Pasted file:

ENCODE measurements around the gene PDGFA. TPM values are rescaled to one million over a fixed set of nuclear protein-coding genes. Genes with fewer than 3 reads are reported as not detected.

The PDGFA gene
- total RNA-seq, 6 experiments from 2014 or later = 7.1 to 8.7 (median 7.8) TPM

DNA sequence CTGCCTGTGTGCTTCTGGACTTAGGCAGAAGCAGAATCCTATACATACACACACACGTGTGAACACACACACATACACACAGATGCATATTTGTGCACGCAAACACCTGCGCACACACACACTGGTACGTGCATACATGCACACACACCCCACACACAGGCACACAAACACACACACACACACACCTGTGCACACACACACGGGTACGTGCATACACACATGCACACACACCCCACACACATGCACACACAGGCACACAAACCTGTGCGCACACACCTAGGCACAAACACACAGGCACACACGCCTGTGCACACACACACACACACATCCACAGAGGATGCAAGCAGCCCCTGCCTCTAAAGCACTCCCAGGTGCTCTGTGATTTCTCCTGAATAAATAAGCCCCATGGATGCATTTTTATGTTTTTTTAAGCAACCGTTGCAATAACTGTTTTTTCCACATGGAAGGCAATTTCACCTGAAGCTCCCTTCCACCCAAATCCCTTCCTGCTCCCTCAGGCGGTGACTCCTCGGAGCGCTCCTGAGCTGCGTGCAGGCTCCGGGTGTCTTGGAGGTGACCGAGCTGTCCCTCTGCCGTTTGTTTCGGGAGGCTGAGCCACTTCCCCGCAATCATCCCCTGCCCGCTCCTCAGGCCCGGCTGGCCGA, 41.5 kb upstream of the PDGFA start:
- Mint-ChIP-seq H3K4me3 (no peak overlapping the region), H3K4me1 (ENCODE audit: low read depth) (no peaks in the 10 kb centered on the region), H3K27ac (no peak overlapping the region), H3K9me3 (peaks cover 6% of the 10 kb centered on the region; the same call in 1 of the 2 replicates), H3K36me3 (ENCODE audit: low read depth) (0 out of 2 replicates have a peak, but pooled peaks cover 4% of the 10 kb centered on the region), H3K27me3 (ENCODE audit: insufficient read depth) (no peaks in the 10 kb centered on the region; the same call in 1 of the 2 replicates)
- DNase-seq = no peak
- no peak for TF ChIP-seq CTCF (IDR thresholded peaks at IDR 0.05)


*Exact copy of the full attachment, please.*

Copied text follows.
ENCODE measurements around the gene PDGFA. TPM values are rescaled to one million over a fixed set of nuclear protein-coding genes. Genes with fewer than 3 reads are reported as not detected.

The PDGFA gene
- total RNA-seq, 6 experiments from 2014 or later = 7.1 to 8.7 (median 7.8) TPM

DNA sequence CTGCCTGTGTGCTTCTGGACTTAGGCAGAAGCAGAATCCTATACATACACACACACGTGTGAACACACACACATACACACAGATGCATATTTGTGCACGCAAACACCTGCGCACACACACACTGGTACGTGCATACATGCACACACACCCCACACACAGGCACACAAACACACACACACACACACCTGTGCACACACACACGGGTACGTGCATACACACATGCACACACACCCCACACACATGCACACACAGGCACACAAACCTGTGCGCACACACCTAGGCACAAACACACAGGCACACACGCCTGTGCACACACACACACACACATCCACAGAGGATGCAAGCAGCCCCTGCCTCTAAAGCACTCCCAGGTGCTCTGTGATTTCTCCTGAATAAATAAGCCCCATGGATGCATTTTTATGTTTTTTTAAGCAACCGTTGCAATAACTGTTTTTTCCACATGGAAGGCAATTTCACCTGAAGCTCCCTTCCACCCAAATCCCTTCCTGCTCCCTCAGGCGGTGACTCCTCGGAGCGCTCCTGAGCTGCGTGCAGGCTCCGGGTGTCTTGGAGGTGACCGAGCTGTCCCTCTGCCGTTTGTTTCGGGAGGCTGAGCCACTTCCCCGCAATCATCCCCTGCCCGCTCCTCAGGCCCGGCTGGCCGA, 41.5 kb upstream of the PDGFA start:
- Mint-ChIP-seq H3K4me3 (no peak overlapping the region), H3K4me1 (ENCODE audit: low read depth) (no peaks in the 10 kb centered on the region), H3K27ac (no peak overlapping the region), H3K9me3 (peaks cover 6% of the 10 kb centered on the region; the same call in 1 of the 2 replicates), H3K36me3 (ENCODE audit: low read depth) (0 out of 2 replicates have a peak, but pooled peaks cover 4% of the 10 kb centered on the region), H3K27me3 (ENCODE audit: insufficient read depth) (no peaks in the 10 kb centered on the region; the same call in 1 of the 2 replicates)
- DNase-seq = no peak
- no peak for TF ChIP-seq CTCF (IDR thresholded peaks at IDR 0.05)